Seven Layer

Density Column

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Materials

  1. Glass Cylinder

  2. Honey

  3. Corn Syrup

  4. Dish Soap

  5. Water

  6. Vegetable Oil

  7. Rubbing Alcohol

  8. Lamp oil

  9. Medicine dropper

  10. Potentially useful tool: Talking Color Sensor

 

Procedure:

  1. Measure 8 ounces of each type of liquid into the seven plastic cups. Depending on the size of the glass cylinder, you might need more or less of each liquid—8 ounces is just a good starting point. You may want to color the corn syrup and the rubbing alcohol with a few drops of food coloring to create a more dramatic effect in your column. 

  2. For the first layer, start by pouring honey through the center of the glass cylinder without letting it touch the sides. Pour slowly and carefully

  3. The next layer is corn syrup. Again, try not to let the corn syrup touch the sides of the container as you’re pouring. The key is to pour slowly and evenly.

  4. Repeat the same procedure for dish soap for the next layer

  5. For the next layer you will need water. From this point forward, you must let the liquids touch the sides of the cylinder. Dip the tip of the medicine dropper in the cup of water, squeeze the bulb, and draw up some water. Rest the tip of the medicine dropper on the inside wall of the cylinder and slowly squeeze the bulb. Let the water slowly trickle down the glass to create the next layer.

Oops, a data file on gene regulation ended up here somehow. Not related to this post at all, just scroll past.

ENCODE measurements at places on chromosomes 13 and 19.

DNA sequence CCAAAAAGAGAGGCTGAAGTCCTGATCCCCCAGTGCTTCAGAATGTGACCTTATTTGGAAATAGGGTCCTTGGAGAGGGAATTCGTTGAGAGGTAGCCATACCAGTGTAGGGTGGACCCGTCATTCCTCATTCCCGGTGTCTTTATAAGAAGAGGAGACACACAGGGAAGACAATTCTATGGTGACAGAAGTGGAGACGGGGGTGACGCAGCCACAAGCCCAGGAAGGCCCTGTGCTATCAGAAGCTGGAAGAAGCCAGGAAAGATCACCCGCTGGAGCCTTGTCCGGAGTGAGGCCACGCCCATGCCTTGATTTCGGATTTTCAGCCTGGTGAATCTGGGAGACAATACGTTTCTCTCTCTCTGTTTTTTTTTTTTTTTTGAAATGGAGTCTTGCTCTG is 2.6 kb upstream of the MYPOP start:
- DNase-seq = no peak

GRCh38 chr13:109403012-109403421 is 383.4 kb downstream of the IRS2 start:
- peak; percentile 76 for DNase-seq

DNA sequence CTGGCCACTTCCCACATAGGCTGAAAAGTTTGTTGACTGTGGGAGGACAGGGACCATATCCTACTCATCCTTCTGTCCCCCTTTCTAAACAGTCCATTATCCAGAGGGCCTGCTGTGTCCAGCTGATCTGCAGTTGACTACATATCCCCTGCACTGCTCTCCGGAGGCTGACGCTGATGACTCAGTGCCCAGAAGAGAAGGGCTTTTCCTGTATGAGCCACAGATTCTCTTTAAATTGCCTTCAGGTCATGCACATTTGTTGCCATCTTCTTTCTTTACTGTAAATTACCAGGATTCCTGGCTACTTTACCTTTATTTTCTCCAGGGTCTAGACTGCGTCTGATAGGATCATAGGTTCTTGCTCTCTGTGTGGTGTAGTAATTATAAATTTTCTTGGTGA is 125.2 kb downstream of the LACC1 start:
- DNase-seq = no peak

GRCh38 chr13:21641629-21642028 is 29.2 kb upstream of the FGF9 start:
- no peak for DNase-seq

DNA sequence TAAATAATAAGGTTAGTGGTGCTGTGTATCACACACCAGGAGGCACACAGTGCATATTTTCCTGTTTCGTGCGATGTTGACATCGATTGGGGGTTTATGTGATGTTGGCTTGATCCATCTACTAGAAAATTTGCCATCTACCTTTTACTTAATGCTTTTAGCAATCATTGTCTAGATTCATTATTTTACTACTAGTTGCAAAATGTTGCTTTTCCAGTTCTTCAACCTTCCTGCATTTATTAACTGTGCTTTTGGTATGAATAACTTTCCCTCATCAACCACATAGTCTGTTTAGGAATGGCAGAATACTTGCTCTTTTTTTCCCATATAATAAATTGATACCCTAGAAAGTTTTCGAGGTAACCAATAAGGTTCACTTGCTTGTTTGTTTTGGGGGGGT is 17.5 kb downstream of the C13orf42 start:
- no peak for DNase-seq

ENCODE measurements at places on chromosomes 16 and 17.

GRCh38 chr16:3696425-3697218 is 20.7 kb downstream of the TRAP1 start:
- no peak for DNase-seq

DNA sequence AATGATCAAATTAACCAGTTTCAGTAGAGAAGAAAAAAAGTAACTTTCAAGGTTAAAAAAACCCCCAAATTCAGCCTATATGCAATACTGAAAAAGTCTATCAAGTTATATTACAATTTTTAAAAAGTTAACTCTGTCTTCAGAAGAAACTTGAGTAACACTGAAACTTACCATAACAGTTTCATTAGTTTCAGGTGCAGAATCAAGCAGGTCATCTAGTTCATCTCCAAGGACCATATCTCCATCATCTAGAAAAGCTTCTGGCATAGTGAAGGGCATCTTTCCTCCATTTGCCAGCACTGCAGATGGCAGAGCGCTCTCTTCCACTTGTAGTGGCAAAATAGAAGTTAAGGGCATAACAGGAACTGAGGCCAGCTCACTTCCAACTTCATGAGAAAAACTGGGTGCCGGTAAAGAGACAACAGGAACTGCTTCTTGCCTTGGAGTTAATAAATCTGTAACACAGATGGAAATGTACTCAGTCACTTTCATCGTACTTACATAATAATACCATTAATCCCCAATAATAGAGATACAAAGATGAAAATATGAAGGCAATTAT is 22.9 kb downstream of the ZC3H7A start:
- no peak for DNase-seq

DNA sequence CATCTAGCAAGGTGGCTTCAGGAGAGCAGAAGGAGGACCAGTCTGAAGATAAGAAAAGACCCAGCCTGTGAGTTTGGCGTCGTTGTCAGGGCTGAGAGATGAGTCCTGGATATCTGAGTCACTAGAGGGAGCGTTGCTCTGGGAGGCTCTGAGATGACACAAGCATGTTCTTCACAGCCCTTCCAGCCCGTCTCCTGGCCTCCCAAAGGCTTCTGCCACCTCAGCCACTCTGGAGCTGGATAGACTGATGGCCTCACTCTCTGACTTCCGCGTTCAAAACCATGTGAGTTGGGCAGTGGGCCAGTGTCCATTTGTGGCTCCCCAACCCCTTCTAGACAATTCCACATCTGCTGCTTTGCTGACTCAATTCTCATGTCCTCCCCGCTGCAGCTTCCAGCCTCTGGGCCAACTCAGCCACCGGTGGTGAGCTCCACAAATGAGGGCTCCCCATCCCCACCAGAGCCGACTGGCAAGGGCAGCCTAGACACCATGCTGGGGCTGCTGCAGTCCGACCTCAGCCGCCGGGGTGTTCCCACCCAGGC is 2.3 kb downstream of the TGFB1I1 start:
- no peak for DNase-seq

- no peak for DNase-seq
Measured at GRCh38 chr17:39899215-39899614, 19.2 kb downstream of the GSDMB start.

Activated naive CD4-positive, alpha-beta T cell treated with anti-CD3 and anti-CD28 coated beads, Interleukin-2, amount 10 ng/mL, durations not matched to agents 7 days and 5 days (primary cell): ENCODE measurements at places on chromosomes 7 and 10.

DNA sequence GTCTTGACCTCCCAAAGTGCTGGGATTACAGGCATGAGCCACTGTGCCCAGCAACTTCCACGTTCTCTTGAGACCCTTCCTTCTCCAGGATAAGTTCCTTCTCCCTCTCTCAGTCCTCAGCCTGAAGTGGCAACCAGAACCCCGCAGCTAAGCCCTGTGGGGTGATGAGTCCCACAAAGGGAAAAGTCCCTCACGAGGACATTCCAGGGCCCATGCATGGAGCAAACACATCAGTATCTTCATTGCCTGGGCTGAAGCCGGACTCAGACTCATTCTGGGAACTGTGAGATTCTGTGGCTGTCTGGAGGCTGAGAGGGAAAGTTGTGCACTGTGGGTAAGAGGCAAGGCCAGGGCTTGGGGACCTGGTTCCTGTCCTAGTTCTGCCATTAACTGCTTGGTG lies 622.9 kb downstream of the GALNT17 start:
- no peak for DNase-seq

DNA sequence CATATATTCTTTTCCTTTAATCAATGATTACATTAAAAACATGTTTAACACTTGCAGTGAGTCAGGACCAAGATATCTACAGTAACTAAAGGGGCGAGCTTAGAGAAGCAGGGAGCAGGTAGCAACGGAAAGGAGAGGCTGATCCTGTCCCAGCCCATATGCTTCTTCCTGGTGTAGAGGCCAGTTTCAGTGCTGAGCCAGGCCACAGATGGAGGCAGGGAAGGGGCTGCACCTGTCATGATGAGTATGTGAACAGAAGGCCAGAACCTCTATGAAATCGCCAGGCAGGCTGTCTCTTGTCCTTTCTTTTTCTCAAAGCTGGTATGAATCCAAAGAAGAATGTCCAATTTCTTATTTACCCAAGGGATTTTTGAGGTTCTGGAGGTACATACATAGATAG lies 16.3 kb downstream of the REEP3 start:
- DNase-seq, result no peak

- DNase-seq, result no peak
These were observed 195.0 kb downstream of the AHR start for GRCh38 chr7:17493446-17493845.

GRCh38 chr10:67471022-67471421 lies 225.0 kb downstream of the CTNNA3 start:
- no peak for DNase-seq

6. You’ll use the medicine dropper once again for the next layer—vegetable oil. Use the inside wall of the cylinder to let the vegetable oil slowly trickle down and form the next layer.

  7. You will repeat the same procedure for rubbing alcohol

  8. For the last layer, you will repeat the same procedure you did for water and rubbing alcohol

Liquid color tower

Gather materials needed for experiment

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Adding liquid layers

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Results:

The temperature of the water should decrease after each tablespoon of Ammonium Chloride is added.

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Science behind this experiment:

Density

The science here is density. Density is a measure of how much mass is contained in a given unit volume (density = mass divided by volume). If mass is a measure of how much “stuff” there is in an object or liquid, density is a measure of how tightly that “stuff” is packed together. Based on this density equation (Density = Mass ÷ Volume), if the weight (or mass) of something increases but the volume stays the same, the density has to go up. Likewise, if the mass decreases but the volume stays the same, the density has to go down. Lighter liquids (like water or rubbing alcohol) are less dense or have less “stuff” packed into them than heavier liquids (like honey or corn syrup). Every liquid has a density number associated with it.